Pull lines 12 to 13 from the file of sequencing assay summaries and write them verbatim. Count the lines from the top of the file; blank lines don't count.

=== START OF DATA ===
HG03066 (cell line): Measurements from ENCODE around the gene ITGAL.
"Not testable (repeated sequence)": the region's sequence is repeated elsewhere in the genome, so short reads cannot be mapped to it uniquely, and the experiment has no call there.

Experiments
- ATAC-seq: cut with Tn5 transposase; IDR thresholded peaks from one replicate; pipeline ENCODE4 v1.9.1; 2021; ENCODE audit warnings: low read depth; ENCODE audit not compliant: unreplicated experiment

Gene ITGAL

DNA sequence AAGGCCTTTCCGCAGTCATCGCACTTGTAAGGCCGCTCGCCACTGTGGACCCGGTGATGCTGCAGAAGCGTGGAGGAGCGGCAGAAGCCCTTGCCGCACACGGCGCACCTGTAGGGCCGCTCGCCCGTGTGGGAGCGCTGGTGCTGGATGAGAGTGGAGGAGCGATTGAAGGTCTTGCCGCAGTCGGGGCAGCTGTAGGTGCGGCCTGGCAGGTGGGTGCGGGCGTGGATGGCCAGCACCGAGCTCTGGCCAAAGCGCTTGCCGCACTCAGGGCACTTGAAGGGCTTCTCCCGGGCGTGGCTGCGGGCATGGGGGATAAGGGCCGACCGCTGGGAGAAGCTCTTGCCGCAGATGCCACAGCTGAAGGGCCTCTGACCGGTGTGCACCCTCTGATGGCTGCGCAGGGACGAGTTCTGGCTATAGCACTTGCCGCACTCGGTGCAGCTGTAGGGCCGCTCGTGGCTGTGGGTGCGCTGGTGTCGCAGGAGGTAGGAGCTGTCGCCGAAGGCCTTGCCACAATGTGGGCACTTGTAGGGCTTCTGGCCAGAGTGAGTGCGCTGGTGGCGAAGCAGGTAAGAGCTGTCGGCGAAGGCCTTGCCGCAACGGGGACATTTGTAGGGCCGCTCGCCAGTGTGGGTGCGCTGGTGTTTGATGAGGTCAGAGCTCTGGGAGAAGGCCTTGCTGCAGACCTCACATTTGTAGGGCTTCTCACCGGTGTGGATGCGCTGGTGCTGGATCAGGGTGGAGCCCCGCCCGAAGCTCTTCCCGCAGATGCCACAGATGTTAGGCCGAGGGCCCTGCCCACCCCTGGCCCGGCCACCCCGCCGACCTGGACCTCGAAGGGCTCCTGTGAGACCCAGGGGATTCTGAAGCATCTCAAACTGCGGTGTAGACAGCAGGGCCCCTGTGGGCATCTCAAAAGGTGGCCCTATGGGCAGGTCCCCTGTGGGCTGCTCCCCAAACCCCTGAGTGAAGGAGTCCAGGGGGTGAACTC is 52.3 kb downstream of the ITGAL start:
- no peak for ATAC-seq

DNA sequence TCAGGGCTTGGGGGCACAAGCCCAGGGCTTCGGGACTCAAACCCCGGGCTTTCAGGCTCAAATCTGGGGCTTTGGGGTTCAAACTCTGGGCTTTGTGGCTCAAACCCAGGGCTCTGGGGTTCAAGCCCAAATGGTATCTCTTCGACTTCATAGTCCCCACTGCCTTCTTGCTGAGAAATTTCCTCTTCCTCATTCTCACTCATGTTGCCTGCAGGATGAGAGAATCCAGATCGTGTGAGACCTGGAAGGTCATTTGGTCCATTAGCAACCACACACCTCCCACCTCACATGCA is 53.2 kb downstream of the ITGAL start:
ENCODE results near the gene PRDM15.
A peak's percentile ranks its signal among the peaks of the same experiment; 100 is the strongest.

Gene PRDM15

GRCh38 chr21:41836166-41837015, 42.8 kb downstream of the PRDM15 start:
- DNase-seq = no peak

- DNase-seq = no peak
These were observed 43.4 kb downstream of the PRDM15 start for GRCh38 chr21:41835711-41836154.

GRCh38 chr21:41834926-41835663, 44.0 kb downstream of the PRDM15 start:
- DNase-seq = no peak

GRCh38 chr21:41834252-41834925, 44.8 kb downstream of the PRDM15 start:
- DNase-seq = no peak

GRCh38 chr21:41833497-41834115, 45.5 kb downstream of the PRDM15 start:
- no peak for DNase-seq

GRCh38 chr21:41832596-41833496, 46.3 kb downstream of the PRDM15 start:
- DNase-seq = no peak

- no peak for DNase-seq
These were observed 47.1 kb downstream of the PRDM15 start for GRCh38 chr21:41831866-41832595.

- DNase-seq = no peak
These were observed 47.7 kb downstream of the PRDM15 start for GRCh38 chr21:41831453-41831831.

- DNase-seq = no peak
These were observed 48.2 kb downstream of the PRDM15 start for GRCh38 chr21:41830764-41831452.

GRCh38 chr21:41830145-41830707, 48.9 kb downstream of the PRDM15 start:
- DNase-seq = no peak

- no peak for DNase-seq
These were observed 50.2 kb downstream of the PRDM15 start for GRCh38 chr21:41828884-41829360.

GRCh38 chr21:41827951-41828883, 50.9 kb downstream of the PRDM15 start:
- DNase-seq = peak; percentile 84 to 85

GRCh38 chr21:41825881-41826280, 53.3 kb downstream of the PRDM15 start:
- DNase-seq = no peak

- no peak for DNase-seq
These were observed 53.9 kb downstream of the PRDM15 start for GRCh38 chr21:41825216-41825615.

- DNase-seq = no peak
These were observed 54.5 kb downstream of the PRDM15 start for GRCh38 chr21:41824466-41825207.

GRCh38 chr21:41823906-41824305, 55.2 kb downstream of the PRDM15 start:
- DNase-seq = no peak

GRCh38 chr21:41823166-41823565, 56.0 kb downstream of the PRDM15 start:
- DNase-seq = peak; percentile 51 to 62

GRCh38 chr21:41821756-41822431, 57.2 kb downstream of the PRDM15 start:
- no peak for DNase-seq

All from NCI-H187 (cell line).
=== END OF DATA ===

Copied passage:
GRCh38 chr21:41836166-41837015, 42.8 kb downstream of the PRDM15 start:
- DNase-seq = no peak